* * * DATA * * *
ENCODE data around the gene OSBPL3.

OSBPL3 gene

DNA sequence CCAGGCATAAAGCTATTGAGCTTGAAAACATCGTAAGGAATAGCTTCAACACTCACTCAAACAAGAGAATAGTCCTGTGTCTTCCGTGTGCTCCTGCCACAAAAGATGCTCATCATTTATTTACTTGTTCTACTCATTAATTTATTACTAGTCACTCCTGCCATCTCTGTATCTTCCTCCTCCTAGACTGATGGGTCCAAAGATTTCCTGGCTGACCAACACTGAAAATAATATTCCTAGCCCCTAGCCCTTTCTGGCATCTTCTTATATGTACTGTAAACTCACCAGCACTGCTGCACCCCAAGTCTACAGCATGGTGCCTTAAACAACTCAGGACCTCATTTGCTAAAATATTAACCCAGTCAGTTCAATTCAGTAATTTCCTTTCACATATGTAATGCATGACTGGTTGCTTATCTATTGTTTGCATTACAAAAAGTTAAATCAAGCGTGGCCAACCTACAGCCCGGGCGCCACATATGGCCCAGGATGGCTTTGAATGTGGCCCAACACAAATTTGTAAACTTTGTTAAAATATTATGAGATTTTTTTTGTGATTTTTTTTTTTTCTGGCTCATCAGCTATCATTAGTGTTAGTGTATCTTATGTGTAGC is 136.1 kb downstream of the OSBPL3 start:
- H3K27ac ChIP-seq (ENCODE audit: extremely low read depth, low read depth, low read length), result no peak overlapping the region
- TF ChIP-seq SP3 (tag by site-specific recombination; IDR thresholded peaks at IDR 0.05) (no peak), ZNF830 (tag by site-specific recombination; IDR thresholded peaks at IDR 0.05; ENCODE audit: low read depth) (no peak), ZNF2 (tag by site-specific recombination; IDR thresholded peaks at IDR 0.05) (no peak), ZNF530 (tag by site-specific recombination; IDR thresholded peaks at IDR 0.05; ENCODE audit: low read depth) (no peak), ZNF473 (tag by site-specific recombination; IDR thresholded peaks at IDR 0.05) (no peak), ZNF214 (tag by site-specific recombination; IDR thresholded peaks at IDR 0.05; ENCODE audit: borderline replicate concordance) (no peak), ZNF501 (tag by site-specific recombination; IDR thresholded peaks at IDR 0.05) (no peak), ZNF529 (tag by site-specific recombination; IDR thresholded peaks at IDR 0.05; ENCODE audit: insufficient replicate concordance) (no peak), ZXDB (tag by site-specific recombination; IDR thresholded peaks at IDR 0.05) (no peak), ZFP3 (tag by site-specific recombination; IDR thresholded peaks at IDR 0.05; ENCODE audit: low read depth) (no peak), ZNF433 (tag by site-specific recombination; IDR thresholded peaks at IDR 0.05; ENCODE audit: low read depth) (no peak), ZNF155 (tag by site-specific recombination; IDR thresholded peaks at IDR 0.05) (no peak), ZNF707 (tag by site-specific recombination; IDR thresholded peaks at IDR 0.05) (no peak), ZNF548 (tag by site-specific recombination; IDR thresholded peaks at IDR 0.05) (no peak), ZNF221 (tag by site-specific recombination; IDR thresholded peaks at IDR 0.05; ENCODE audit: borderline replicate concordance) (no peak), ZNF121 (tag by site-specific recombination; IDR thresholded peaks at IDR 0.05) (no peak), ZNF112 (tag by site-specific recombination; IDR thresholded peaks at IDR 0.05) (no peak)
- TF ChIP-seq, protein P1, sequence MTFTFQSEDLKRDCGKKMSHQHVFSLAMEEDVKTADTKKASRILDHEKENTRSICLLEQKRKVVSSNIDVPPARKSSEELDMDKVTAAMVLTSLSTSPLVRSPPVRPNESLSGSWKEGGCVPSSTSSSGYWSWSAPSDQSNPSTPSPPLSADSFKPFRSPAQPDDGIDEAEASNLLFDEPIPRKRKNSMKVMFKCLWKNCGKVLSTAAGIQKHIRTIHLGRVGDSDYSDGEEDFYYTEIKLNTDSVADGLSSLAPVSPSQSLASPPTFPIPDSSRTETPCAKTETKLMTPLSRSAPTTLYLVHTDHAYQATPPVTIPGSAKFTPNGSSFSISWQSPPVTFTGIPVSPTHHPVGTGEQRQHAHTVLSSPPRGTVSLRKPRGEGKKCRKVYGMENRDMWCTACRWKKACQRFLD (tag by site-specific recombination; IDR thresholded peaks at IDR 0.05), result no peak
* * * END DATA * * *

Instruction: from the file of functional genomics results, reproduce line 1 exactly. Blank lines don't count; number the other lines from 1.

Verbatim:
ENCODE data around the gene OSBPL3.